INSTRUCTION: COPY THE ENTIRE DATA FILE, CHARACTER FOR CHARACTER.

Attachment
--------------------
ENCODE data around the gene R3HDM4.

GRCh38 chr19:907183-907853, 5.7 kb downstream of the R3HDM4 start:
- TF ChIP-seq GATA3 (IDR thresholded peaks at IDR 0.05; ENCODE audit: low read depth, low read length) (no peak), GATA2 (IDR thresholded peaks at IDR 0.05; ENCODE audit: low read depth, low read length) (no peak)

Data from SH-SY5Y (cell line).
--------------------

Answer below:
ENCODE data around the gene R3HDM4.

GRCh38 chr19:907183-907853, 5.7 kb downstream of the R3HDM4 start:
- TF ChIP-seq GATA3 (IDR thresholded peaks at IDR 0.05; ENCODE audit: low read depth, low read length) (no peak), GATA2 (IDR thresholded peaks at IDR 0.05; ENCODE audit: low read depth, low read length) (no peak)

Data from SH-SY5Y (cell line).